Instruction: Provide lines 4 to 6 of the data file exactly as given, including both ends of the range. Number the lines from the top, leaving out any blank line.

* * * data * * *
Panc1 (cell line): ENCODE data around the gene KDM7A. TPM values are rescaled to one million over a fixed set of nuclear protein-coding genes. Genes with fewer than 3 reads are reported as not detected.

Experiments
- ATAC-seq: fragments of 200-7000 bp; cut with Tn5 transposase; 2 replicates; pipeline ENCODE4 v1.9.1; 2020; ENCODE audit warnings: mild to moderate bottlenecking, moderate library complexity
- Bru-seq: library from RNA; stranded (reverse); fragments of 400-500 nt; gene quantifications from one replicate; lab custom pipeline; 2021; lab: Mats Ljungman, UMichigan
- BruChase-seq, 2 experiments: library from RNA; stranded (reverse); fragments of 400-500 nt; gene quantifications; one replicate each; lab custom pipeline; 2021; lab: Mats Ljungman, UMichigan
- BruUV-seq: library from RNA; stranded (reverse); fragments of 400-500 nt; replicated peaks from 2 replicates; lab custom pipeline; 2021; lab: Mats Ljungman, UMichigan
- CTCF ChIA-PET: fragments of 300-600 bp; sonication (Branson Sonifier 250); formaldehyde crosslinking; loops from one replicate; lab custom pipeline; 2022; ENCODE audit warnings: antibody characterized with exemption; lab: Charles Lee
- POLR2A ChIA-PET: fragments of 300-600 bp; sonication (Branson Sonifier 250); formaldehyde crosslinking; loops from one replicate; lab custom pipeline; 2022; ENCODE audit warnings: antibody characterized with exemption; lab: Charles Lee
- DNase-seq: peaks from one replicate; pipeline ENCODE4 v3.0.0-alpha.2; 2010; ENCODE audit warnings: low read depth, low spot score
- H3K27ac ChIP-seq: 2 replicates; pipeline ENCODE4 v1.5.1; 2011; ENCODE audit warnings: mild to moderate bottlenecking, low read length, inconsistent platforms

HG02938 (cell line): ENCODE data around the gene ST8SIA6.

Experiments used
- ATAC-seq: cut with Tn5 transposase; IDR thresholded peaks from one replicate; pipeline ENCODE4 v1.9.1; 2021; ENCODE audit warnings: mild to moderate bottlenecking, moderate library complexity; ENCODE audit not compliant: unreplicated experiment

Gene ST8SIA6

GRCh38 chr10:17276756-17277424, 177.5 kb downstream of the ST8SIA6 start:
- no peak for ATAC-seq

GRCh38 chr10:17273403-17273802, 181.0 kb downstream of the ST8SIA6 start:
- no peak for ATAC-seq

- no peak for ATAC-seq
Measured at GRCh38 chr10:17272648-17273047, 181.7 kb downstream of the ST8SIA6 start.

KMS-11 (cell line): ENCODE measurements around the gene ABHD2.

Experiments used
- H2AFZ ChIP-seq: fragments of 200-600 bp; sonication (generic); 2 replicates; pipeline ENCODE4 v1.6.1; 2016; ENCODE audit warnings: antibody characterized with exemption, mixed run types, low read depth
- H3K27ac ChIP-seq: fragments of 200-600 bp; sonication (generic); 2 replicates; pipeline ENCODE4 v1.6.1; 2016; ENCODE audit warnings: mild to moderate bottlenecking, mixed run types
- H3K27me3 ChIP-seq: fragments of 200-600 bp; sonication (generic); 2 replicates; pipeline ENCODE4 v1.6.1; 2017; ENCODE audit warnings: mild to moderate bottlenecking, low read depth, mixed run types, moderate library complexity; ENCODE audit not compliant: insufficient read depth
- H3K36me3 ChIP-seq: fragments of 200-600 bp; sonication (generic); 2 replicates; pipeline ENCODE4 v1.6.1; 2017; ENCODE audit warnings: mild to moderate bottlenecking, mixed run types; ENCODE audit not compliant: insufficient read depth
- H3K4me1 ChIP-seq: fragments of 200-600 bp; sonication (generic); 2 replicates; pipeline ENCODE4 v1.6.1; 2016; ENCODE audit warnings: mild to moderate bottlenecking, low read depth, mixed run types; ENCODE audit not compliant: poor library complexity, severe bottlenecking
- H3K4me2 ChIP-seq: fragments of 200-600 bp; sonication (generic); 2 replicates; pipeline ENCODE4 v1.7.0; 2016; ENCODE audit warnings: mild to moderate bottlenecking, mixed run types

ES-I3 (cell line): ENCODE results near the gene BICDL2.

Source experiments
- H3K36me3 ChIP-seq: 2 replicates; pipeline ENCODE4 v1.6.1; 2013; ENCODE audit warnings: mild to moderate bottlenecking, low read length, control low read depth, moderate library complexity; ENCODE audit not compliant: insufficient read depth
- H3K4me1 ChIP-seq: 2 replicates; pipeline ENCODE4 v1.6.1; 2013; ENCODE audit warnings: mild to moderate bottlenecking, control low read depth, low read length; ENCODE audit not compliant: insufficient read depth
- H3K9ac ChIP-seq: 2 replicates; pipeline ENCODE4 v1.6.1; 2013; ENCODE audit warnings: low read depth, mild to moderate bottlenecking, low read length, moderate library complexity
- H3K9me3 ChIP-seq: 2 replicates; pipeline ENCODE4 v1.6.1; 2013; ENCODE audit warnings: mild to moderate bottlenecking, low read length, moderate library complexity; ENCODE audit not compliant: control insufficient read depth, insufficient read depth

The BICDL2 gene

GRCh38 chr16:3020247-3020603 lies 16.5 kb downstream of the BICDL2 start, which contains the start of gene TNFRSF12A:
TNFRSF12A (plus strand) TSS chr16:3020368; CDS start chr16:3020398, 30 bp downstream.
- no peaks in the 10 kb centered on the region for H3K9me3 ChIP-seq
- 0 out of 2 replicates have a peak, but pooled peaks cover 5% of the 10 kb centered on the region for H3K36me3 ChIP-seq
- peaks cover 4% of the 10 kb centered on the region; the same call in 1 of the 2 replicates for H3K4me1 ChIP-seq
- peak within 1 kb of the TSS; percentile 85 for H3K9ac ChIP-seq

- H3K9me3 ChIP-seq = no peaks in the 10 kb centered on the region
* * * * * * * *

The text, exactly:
- Bru-seq: library from RNA; stranded (reverse); fragments of 400-500 nt; gene quantifications from one replicate; lab custom pipeline; 2021; lab: Mats Ljungman, UMichigan
- BruChase-seq, 2 experiments: library from RNA; stranded (reverse); fragments of 400-500 nt; gene quantifications; one replicate each; lab custom pipeline; 2021; lab: Mats Ljungman, UMichigan
- BruUV-seq: library from RNA; stranded (reverse); fragments of 400-500 nt; replicated peaks from 2 replicates; lab custom pipeline; 2021; lab: Mats Ljungman, UMichigan